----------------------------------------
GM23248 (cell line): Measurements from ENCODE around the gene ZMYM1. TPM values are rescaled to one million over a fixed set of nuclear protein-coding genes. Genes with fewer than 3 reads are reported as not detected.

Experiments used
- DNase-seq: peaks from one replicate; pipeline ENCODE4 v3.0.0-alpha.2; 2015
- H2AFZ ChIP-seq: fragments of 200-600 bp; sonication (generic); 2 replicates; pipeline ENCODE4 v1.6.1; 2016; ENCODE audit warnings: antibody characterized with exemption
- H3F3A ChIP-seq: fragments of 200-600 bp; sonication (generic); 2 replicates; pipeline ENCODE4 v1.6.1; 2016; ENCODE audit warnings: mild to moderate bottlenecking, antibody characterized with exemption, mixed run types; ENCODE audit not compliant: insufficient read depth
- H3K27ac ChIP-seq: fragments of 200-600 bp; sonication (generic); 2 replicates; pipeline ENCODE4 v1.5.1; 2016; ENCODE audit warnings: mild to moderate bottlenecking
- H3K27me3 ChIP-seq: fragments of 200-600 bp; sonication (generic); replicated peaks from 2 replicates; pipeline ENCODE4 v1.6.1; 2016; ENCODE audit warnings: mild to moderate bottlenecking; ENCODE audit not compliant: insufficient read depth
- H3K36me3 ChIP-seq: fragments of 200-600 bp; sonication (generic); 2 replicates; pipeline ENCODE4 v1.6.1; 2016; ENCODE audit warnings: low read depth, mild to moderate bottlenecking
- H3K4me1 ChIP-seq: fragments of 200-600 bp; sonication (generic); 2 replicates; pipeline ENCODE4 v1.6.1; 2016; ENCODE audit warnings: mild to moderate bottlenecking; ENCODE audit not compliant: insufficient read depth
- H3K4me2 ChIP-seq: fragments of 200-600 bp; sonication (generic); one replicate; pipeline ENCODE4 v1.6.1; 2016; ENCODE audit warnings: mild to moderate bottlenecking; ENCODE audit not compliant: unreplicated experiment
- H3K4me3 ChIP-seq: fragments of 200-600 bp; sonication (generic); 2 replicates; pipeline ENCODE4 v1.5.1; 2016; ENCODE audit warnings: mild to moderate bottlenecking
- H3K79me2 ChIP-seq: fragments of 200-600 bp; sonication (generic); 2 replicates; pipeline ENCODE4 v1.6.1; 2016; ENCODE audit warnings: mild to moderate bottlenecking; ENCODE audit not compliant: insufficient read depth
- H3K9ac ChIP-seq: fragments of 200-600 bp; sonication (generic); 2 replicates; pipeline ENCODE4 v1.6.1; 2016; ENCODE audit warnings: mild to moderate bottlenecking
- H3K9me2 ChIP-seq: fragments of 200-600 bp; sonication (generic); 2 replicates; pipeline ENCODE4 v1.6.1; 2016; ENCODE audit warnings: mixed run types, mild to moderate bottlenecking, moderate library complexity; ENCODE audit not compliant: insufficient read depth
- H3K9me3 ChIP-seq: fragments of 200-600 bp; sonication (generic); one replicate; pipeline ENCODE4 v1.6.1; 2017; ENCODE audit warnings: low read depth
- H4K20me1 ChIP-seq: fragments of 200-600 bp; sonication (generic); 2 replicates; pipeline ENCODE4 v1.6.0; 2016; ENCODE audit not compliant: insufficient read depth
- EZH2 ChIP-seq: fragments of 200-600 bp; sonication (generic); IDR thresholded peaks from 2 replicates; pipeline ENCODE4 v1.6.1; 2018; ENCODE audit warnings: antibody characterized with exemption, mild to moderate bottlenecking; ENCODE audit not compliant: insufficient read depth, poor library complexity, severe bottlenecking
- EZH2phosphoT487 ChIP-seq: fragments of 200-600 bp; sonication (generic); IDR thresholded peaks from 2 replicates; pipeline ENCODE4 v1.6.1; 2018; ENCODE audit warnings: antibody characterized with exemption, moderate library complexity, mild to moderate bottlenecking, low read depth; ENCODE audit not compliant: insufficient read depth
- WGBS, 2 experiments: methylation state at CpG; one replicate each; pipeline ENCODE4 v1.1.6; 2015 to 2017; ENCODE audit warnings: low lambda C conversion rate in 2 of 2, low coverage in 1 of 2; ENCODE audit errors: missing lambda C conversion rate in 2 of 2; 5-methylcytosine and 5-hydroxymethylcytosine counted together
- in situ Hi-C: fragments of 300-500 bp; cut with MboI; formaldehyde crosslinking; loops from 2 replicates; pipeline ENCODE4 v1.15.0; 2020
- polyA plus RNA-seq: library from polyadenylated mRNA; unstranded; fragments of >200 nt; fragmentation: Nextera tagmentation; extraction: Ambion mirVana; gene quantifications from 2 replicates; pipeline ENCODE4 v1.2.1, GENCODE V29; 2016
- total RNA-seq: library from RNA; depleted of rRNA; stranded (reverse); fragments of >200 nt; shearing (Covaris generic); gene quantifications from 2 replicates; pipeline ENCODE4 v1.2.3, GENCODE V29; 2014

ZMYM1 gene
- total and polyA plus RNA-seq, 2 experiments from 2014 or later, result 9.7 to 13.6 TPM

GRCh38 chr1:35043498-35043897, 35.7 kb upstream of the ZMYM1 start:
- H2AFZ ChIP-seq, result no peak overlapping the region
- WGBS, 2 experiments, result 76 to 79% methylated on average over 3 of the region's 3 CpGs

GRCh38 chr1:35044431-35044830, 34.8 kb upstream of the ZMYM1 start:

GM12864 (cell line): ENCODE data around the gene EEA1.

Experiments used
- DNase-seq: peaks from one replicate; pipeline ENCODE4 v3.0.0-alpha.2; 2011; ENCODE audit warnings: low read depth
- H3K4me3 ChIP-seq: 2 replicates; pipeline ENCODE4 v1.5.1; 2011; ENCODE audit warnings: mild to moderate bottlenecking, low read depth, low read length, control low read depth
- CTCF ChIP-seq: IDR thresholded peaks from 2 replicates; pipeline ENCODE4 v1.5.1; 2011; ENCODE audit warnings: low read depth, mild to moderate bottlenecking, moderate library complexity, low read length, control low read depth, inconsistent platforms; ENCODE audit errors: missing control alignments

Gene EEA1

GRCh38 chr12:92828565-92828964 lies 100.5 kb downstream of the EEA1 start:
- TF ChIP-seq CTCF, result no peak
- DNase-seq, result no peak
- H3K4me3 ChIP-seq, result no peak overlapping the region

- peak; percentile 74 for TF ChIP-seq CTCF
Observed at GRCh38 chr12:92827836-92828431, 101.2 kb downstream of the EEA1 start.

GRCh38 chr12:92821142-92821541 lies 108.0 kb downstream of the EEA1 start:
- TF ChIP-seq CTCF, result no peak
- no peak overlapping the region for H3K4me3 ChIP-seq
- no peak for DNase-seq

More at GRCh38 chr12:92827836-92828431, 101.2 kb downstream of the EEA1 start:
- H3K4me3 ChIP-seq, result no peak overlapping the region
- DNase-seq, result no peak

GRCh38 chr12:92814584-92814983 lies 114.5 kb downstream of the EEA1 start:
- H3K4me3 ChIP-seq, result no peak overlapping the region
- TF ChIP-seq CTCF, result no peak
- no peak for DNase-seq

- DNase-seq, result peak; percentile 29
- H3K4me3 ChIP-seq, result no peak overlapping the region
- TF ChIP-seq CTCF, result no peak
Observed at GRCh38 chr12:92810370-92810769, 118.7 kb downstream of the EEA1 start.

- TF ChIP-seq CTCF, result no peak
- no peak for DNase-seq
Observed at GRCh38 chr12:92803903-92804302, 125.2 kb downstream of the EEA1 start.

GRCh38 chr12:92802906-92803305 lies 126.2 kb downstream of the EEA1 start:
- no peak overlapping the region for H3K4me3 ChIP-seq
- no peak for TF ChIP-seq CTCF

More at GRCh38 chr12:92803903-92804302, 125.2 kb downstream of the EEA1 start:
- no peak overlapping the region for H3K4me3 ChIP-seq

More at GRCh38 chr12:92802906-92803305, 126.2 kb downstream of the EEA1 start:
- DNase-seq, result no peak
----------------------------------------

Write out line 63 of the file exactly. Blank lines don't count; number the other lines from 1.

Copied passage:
- no peak overlapping the region for H3K4me3 ChIP-seq